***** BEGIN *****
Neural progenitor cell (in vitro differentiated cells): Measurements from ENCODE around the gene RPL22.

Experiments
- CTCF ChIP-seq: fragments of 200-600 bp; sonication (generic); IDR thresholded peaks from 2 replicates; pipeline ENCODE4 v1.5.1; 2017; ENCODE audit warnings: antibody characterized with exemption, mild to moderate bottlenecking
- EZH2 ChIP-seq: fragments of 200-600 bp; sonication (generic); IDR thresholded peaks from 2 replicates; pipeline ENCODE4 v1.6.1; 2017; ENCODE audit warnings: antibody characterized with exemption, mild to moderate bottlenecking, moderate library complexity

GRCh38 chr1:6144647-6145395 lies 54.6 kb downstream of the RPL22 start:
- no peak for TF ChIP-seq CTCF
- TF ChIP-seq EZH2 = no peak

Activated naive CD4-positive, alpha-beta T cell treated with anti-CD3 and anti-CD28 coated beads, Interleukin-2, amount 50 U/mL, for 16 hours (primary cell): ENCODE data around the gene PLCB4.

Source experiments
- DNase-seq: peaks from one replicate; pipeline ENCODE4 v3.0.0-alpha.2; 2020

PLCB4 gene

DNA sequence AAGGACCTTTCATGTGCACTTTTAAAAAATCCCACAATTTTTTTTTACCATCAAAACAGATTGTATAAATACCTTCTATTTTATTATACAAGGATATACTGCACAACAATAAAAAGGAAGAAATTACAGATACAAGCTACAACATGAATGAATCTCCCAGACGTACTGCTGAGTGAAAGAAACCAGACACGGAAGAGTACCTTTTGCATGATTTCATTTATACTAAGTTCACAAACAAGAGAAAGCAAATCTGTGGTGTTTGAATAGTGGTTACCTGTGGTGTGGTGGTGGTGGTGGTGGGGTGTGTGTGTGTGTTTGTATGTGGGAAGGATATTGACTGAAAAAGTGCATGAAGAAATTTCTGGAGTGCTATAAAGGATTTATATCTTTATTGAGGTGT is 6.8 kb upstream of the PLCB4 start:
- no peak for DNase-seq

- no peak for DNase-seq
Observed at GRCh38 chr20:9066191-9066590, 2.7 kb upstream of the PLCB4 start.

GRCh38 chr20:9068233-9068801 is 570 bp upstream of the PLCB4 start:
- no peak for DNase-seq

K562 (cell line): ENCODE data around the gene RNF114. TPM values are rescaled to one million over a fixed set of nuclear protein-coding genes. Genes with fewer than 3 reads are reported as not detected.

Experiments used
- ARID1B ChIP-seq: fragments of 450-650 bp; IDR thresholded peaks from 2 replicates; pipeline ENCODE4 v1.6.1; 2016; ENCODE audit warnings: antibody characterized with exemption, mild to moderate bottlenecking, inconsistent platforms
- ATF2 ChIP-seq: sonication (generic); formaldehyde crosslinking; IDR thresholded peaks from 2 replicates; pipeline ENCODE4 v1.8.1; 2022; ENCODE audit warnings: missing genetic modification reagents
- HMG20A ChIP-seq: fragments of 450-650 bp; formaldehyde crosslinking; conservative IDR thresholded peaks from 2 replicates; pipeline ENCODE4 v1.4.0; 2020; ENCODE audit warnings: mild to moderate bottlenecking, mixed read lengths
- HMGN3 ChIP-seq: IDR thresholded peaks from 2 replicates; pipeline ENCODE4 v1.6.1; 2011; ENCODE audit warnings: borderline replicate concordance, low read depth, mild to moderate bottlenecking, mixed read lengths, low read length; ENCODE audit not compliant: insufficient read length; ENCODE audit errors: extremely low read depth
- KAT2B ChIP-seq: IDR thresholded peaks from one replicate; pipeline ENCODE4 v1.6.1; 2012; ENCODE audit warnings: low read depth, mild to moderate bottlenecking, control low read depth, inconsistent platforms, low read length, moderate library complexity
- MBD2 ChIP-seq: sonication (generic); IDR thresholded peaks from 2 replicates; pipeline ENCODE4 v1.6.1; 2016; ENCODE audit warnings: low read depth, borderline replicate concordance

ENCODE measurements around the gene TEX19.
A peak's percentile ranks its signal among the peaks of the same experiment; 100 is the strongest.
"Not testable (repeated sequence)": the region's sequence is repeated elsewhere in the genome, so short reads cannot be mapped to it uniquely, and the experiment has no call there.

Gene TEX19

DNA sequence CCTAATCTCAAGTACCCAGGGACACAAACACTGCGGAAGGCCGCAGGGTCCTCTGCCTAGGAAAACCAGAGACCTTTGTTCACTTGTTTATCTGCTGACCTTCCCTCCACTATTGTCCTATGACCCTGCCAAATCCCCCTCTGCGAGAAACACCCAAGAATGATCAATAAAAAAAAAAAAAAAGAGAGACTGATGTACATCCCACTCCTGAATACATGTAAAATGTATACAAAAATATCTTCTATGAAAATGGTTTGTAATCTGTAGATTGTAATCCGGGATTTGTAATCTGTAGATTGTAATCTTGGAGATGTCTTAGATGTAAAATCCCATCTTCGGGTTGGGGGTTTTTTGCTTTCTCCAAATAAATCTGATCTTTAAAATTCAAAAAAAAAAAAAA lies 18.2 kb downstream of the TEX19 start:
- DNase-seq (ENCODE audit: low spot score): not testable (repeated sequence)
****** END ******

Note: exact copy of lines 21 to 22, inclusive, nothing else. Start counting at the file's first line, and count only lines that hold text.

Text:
- ATF2 ChIP-seq: sonication (generic); formaldehyde crosslinking; IDR thresholded peaks from 2 replicates; pipeline ENCODE4 v1.8.1; 2022; ENCODE audit warnings: missing genetic modification reagents
- HMG20A ChIP-seq: fragments of 450-650 bp; formaldehyde crosslinking; conservative IDR thresholded peaks from 2 replicates; pipeline ENCODE4 v1.4.0; 2020; ENCODE audit warnings: mild to moderate bottlenecking, mixed read lengths